Cooper Henriksen

I designed my sunlounge chair for my auntie (the end-user of the product), who lives in a small country town in North East Victoria. The end-user’s current sunlounge chair is cheap, outdated, uncomfortable and is causing the end-user back pain, warranting a replacement sunlounge chair that provides greater comfort, support and stability. The design adopts a unique shape inspired by a rock formation at a waterfall close to the end-user’s residence, which influenced the shape of the side pieces. The design incorporated a shelf that rotated in and out, rather than slide in and out as most sunlounges in the current market have. The wheels were positioned to ensure the sitting surface was parallel with the ground, and also that the bottom of the chair was resting on the ground when the seat is in use, creating greater support and sturdiness for the user. It was important that the design was also easy to move or reposition, hence why the handle at the back of the product was implemented, allowing the user to lift the back of the chair and engage the wheels to move it (much like a wheel barrow). Multiple designs were looked at, analysed and considered with a focus on the end-user’s environment, as well as the design being unique and innovative. Different applications of lines and shapes were also incorporated into different sketches and design options. My main idea and focus was to create something that was going to not only look good, but also be functional for my auntie and different to sunlounge chairs that can currently be found in the market.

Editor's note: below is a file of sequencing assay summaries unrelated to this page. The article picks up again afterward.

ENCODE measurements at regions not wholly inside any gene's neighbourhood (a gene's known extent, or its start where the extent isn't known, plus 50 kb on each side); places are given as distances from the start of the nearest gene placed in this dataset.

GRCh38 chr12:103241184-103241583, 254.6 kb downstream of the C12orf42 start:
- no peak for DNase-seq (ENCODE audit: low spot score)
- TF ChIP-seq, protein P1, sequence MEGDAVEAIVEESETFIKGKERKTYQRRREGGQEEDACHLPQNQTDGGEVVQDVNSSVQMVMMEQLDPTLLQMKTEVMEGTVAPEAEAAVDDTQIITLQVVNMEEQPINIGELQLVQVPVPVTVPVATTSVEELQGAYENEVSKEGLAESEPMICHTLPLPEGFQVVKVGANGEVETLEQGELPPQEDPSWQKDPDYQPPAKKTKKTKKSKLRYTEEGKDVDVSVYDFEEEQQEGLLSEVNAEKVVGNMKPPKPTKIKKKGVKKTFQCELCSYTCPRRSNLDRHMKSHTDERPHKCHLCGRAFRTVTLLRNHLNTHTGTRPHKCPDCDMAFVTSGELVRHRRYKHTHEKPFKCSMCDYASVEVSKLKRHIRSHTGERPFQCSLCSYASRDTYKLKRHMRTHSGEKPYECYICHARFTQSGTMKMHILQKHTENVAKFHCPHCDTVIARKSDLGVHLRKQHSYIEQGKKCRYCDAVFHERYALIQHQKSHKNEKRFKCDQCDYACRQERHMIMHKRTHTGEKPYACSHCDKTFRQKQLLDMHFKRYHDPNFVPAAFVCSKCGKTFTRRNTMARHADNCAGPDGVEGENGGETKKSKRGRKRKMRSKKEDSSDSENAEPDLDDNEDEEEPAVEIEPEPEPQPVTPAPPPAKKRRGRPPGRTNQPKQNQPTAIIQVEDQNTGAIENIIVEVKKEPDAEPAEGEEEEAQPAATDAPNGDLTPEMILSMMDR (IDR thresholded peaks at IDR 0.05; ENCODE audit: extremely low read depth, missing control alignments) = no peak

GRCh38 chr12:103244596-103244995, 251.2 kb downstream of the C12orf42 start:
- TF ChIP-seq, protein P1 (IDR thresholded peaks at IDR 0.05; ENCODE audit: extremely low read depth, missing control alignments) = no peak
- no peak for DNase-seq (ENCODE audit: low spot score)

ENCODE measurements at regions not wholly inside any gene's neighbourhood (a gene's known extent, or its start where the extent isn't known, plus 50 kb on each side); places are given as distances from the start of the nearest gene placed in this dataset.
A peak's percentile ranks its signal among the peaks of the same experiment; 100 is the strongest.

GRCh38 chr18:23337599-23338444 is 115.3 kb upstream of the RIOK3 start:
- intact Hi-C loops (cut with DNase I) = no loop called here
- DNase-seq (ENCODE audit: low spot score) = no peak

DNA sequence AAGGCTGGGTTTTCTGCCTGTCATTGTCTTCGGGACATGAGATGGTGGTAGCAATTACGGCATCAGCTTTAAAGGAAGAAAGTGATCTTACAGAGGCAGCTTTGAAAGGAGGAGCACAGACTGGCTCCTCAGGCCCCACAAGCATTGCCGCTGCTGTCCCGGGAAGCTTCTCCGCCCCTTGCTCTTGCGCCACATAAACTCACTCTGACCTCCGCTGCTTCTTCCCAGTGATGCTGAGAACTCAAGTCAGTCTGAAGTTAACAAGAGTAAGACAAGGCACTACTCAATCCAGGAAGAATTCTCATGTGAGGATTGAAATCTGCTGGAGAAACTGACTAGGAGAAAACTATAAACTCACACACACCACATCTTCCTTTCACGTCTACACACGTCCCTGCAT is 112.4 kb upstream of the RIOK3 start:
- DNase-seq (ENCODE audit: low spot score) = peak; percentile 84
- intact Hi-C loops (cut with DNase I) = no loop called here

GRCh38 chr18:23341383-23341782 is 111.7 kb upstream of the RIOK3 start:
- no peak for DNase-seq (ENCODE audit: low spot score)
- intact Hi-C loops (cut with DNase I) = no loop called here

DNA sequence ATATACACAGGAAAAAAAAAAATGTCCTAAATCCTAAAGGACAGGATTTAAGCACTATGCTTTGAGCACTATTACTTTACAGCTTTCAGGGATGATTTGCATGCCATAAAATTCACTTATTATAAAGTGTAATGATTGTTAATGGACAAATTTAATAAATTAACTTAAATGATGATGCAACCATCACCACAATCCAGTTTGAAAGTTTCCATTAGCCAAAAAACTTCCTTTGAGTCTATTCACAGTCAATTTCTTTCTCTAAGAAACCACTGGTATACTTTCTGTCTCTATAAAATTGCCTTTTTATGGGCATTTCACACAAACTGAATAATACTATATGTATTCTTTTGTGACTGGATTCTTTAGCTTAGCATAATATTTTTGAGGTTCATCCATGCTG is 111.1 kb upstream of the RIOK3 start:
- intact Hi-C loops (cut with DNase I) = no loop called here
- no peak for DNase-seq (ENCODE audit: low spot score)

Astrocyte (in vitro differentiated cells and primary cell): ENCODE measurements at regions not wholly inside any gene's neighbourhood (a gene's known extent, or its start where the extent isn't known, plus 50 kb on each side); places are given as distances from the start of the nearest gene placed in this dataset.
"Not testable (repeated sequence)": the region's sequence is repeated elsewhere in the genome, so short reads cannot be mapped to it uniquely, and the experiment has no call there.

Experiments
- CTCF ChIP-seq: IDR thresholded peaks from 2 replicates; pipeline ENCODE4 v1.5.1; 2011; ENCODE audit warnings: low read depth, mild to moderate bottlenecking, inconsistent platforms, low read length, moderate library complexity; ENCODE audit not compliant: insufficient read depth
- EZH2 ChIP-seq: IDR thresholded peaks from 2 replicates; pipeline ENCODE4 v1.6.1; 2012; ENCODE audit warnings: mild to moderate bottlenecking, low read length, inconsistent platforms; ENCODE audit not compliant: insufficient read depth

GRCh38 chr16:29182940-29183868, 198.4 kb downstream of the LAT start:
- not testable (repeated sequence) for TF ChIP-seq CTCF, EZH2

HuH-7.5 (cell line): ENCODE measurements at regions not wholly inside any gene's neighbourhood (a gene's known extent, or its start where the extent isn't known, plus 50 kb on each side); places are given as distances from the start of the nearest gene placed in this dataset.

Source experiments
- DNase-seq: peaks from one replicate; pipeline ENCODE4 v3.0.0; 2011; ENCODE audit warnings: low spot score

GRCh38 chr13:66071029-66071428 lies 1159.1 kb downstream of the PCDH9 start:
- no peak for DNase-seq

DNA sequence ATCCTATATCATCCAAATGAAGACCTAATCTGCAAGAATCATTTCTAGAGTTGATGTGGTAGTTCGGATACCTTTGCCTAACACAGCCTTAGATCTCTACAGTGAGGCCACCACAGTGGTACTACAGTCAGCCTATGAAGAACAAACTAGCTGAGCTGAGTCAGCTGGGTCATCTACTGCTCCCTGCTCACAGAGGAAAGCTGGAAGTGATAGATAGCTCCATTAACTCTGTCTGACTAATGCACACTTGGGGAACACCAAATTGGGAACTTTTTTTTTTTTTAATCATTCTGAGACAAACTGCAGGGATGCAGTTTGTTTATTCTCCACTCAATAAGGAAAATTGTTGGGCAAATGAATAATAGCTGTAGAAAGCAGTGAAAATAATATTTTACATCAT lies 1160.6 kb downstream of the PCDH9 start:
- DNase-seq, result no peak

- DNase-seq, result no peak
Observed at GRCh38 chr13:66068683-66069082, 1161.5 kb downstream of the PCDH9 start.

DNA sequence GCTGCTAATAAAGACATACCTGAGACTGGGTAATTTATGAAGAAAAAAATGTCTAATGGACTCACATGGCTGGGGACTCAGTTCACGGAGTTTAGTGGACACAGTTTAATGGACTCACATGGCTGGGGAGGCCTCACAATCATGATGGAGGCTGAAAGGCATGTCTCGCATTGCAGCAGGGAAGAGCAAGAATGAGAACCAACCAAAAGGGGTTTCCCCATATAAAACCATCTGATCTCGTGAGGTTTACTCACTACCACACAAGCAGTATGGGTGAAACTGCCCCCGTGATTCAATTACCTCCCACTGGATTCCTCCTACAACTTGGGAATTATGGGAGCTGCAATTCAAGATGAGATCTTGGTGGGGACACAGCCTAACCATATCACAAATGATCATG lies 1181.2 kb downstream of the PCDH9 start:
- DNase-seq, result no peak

A picture of the sunlounge chair (shelf closed)
A picture of the sunlounge chair (shelf opened)
A picture of the framework being constructed
A picture of the side pieces being oiled
A picture of the wheels attached to the frame
A picture of the handle attached to the back panel
A picture of the sunlounge chair assembled without the slats
A close up of the open shelf
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